As an overseas basketball player without an agent, it can be tempting to accept the first contract offer from your current team for next season. Especially if you had a good season and like the team you played for, you will be flattered that the team has offered you a contract to stay for the next season. However, here are several reasons why players should never accept the first contract offer…at least not right away.
This may seem strange but sometimes, teams will offer a low contract on purpose because either they know the player is unlikely to accept it or they know they cannot compete with the player’s market value. It could also be that they might not really want you back, but would take you back if you were to accept a contract far under your worth. By doing so, they can at least tell the fan base and media that they offered you a contract, but it was declined. It is a win-win situation for the team.
-Limited Negotiation Power
Without an agent, players may have limited negotiation power, and accepting the first offer can lead to leaving money on the table. Teams know that there are so many players out there, so if you do not take the offer, someone else will take the same offer or even less. They would prefer however, to bring back someone that they know. Therein lies your power to negotiate smartly.
-Other Offer Possibilities
Players who receive an offer from their current team should delay their decision as long as possible and speak with the team about a deadline to either accept or deny. This will allow the player to explore other offers that may be available elsewhere. I can guarantee you though, at some point in your career, you will decide to take an offer, and a “better” one will come shortly thereafter. It happens all the time. Try to reach out to teams that might be interested in you to see if you can leverage the offer from your team with another team. If not, when the deadline comes, you can still stay with your current team.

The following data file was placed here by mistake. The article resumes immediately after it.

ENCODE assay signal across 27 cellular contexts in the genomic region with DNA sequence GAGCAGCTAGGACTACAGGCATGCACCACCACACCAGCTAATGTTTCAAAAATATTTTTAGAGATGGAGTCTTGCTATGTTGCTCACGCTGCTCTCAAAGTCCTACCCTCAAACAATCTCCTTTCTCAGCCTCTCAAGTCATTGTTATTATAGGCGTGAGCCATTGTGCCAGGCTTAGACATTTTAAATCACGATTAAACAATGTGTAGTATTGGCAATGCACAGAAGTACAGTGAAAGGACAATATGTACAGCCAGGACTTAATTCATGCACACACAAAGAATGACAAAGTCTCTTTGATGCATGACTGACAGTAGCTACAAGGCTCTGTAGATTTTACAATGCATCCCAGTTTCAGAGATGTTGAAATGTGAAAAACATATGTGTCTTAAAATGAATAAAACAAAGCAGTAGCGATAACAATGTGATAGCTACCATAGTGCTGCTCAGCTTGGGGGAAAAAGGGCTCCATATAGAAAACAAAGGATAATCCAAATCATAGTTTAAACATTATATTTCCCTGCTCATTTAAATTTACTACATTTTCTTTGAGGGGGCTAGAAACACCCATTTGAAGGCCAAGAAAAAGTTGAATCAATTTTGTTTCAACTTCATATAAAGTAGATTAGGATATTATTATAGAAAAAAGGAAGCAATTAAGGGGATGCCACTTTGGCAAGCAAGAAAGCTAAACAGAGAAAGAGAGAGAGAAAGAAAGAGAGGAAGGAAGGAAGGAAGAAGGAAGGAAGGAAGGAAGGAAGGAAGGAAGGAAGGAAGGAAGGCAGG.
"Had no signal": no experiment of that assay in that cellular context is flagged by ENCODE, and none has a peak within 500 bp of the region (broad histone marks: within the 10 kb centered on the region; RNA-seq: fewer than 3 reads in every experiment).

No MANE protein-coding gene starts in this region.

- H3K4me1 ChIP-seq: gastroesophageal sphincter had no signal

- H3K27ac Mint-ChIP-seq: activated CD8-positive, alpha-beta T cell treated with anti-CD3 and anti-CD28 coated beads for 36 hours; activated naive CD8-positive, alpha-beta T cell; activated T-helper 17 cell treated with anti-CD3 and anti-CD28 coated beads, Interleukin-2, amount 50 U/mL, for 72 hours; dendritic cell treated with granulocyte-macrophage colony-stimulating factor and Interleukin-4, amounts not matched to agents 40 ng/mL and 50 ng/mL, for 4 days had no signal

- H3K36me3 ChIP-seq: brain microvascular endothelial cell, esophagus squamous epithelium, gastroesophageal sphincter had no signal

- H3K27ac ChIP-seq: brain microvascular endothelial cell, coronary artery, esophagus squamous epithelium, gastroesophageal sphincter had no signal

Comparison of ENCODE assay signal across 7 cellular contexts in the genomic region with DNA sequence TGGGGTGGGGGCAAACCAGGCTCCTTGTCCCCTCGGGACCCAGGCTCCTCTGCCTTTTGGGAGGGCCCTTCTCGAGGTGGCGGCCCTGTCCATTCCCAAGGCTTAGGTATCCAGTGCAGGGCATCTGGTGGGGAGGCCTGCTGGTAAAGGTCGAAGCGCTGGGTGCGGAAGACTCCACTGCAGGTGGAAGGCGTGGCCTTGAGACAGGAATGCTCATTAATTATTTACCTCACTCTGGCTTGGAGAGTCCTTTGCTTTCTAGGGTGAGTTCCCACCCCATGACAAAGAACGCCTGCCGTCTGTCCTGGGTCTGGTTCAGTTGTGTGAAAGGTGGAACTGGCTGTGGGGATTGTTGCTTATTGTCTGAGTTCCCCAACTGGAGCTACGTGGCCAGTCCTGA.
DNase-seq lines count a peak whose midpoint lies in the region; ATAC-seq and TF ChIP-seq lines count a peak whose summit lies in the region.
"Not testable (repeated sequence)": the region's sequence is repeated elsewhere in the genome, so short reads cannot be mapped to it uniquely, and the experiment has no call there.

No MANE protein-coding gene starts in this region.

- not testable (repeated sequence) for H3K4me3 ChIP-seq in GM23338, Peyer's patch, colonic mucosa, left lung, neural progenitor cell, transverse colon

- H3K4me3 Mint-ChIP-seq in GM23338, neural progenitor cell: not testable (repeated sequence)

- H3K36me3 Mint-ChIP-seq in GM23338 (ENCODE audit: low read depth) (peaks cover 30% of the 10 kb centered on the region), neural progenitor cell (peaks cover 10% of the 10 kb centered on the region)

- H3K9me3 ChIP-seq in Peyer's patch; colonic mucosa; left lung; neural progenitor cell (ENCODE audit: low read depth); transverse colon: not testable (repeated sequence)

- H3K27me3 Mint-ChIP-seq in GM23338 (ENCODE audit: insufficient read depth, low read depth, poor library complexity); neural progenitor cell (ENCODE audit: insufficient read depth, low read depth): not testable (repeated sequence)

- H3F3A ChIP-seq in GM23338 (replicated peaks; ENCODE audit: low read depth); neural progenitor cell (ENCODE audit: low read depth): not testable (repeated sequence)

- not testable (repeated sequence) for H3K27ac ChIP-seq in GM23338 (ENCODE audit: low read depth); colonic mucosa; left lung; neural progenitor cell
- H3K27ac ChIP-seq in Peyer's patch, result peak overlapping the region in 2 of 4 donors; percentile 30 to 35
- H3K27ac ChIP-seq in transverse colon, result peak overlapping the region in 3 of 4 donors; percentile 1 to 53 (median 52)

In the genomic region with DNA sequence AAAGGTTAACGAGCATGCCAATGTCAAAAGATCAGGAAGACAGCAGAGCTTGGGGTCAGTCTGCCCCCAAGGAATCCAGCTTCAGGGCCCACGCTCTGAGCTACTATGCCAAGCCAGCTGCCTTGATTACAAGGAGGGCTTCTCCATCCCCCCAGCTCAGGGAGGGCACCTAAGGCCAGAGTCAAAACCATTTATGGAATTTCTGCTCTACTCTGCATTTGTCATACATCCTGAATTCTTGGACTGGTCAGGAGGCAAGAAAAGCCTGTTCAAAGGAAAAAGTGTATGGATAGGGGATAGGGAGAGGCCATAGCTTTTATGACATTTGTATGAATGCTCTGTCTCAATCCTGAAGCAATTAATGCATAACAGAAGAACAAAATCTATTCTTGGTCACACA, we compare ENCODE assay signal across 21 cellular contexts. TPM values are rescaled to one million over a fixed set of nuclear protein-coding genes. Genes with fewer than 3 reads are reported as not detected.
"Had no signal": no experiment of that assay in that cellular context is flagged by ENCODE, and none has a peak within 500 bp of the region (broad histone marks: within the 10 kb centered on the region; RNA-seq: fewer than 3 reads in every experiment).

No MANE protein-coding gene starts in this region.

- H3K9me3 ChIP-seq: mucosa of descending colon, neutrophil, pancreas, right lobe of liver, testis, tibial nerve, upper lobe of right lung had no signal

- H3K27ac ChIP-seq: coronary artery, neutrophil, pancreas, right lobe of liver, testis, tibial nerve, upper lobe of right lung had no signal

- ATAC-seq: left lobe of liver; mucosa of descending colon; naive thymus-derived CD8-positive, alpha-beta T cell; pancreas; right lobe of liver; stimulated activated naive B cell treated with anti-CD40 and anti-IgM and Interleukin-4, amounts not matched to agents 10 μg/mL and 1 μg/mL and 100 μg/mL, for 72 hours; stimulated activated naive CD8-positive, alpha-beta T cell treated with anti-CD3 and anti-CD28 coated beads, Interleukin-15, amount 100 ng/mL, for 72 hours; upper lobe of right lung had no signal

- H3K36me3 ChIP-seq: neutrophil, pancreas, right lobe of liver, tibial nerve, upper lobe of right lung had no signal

Accepting the first offer may not accurately reflect a player’s market value. By exploring other offers, players can gain a better understanding of what they’re worth and ensure they’re getting a fair deal. You have to know or find out as much as possible what other players are making in order to figure out your worth. Of course budgets vary, but by investigating, you will have a better view of what you might be able to negotiate.
Exploring other offers can also help players build relationships with other teams and coaches. This can lead to future opportunities and a wider network of contacts in the industry. I call it “flirting”. If your team thinks other teams are interested in you, it may force them to negotiate fairly or risk losing you. No one wants someone who no one wants. Make yourself attractive to other teams.
If you say no to the first offer, have a plan for what you would like to have in the next contract. Maybe if the team cannot offer as much in terms of salary, maybe it is possible to get extras included such as meals, per game win bonus or things like that which will either not take money out of your pocket and possibly add to it in different ways.
Never go too high with your expectations in the negotiations. Be realistic. If you make 1000$, it would be senseless to ask for 2000$ for example. Your contract negotiation should be in tune with the budget of the club. Be smart, but get what you can. If you do not ask, you will never know what you COULD have gotten.